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In the past 20 years, media reports of climate issues have largely focused on global challenges, such as greenhouse gases or catastrophic storms like hurricanes Hugo, Andrew, and Fran. Beyond the headlines and behind the scenes, however, tens of thousands of economic decisions are made each day with the aid of climatic information. Reliable climate information and data are necessary-directly or indirectly-to achieve sustainable economic advantages in virtually every enterprise in America.
What's the Difference Between Weather and Climate?
Climate accounts for all past weather events and for future climate predictions. If we assume that climate is not changing rapidly, then high-quality, long-term climate data can tell us the qualitative range of weather events we might expect in the future. Accurate climate data collected over a long period can also provide useful quantitative assessments of the likelihood of various weather conditions in the next several years.
Who Uses Climate Information?
Business is a large consumer of climatic information. Effective marketing strategies target advertising when potential demand is greatest. That means selling rain gear when it's rainy, snow gear when it's snowy, and recreation products when it's sunny. Businesses also use climate data to help answer questions such as these: Why did the truckload of candy melt? What caused the large price increase of Georgia peaches in 1992? Why did we sell so many boats in 1988? And, of course, businesses use climate information when choosing relocation sites, just as individuals do when moving or retiring.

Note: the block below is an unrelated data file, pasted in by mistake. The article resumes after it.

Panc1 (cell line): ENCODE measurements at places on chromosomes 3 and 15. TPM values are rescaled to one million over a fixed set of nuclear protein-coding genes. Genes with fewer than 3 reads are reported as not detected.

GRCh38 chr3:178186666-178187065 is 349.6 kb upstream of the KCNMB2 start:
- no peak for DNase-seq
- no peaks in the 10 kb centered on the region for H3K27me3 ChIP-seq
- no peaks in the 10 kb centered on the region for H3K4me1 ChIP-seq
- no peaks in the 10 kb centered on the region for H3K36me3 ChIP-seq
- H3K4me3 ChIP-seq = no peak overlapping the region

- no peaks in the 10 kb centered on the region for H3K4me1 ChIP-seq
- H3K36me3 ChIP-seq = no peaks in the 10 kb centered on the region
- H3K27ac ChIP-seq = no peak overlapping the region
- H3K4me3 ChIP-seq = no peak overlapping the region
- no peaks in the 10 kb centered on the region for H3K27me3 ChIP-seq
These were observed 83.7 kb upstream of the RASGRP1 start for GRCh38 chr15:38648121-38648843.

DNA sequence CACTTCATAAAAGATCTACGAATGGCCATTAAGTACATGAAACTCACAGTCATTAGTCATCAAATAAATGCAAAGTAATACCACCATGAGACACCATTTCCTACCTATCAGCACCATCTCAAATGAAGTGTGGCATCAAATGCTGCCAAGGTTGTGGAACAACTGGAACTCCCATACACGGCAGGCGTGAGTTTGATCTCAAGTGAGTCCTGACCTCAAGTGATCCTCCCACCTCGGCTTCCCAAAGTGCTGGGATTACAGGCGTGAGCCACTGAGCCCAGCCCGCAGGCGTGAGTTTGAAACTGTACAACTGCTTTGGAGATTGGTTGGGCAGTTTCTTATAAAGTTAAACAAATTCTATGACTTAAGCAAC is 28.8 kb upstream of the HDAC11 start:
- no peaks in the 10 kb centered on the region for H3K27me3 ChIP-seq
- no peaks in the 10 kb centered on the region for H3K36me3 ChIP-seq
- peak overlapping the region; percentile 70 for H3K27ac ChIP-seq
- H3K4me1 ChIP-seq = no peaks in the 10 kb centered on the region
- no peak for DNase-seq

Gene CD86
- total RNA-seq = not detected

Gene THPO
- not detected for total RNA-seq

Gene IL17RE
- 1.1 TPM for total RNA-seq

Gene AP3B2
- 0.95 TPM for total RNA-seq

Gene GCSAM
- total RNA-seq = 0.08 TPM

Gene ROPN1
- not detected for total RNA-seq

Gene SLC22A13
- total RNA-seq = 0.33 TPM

In agriculture and horticulture, the needs for climate information are obvious. The duration of the growing season depends on plant type and air temperature. Both livestock and crops depend on the availability of water, which is usually derived from local or watershed precipitation. Even the time of day when precipitation occurs is important to efficient water use. The heat tolerance of plants and animals determines what climates are favorable for different species. Less obvious dependencies, such as the number of cool days required for apples and peaches to mature properly, are climatic in nature.
Architects and structural engineers need to know factors such as wind loading; snow loads for roofing; precipitation for drainage and lawn watering systems; temperature statistics for heating, air conditioning, and frost penetration for foundations and water pipes; icing for wires and other exposed structures; and flood frequency to ensure safe construction at elevations above oceans, lakes, or streams. These factors are particularly important when large, expensive structures are built and when large communities of new homes are constructed. Virtually every professionally installed heating and air conditioning system is engineered using climatic tabulations to determine size and approximate operating costs.
The transportation industry is a large consumer of climatic data. Commercial aviation has been one of the primary forces for standardized and improved national weather and climate services worldwide. Indeed, strong aviation interest in weather was the principal reason for transferring the U.S. Weather Bureau (today's National Weather Service) from the Department of Agriculture to the Department of Commerce in the 1930s. At that time, flight schedules and safety considerations were even more critical for aviation than they are today. Climate data are used extensively in airport design and aeronautical engineering. Wind direction and speed, visibility, air pressure, temperature, icing frequency, cloud cover, humidity, the character of the air (fog, haze, smoke, and dust storms for example), and other elements are significant. There are also many uses for climate information in the shipping industry and in recreational boating.